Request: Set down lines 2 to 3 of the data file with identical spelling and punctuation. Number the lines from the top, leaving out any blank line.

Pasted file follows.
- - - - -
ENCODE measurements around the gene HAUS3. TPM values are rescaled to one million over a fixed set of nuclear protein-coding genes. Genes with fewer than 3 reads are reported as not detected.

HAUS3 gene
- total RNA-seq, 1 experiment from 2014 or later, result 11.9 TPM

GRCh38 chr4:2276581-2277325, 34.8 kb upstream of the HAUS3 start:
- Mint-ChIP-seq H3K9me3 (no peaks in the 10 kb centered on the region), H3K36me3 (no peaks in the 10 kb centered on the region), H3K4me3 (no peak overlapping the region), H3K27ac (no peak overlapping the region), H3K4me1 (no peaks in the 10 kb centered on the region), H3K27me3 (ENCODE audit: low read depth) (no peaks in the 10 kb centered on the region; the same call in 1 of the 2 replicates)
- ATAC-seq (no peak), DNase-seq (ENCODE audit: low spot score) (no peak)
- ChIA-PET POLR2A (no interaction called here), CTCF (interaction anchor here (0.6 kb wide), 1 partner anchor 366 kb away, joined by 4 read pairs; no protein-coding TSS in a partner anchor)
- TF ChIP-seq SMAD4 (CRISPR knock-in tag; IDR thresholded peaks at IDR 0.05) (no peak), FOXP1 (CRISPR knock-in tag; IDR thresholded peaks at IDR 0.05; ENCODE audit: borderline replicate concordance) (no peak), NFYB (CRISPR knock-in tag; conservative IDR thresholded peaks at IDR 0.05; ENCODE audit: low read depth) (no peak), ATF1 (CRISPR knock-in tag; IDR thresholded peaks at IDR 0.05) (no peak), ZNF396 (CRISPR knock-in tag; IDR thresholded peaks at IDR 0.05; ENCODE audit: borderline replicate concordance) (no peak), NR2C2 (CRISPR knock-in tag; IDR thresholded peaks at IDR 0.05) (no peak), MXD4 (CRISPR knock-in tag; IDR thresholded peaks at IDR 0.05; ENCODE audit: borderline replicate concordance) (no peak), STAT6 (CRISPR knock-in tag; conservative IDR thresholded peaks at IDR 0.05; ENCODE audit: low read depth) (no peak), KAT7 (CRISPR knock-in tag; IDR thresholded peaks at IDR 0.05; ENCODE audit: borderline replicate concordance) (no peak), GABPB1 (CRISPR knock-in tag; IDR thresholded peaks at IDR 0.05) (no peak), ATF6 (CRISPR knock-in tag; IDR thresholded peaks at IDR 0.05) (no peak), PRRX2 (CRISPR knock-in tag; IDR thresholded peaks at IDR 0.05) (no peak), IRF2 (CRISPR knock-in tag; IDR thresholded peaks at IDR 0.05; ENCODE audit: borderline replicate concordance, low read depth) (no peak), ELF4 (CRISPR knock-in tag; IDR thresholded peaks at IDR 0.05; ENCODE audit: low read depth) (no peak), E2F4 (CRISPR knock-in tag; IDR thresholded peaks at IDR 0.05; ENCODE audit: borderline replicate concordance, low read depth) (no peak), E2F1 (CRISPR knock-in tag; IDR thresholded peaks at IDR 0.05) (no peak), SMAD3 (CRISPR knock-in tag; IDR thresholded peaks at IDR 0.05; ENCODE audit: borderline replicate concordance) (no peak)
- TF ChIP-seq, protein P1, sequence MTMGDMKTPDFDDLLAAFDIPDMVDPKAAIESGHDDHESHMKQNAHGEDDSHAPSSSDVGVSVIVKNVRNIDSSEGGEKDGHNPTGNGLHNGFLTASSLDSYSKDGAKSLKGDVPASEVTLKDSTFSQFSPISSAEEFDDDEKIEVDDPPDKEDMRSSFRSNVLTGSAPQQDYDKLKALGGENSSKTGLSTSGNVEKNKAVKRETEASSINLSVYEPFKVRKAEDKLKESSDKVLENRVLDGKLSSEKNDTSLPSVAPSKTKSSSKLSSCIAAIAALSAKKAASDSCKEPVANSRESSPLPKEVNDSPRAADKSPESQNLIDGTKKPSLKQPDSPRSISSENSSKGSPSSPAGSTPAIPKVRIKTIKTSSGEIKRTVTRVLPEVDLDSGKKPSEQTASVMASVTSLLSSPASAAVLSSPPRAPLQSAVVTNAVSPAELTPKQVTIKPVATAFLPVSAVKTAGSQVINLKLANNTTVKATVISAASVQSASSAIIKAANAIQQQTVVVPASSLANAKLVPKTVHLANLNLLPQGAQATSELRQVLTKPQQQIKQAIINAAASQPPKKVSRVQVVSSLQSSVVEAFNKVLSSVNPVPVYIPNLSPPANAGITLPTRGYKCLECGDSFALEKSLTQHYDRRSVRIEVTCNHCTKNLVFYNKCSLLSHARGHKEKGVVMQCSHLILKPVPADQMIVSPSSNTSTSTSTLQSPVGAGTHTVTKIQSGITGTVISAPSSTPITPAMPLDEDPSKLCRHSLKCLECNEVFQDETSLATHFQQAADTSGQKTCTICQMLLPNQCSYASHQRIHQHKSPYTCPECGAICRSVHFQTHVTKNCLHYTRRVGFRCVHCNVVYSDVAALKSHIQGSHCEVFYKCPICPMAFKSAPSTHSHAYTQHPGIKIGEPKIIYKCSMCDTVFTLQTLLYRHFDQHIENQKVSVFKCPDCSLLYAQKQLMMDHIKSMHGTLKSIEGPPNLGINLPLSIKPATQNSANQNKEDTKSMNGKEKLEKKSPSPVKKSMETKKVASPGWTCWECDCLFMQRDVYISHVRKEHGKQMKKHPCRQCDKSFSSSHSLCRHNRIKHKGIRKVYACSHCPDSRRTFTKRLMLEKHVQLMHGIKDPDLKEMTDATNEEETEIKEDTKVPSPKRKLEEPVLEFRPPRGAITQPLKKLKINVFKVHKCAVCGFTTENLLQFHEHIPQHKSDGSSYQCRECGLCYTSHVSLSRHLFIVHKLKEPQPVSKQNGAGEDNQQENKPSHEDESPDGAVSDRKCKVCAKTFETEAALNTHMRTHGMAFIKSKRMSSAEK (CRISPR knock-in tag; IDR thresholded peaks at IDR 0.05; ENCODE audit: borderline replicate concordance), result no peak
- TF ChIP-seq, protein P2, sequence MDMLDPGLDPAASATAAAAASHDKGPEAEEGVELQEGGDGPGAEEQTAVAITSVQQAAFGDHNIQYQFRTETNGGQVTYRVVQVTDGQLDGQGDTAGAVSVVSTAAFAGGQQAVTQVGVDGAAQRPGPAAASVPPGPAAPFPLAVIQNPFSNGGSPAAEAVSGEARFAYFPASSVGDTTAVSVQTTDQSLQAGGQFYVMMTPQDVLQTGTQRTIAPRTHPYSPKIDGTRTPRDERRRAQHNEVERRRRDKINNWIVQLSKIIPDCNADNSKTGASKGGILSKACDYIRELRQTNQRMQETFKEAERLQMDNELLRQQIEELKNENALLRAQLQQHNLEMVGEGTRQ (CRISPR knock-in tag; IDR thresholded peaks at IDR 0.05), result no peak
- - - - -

HAUS3 gene
- total RNA-seq, 1 experiment from 2014 or later, result 11.9 TPM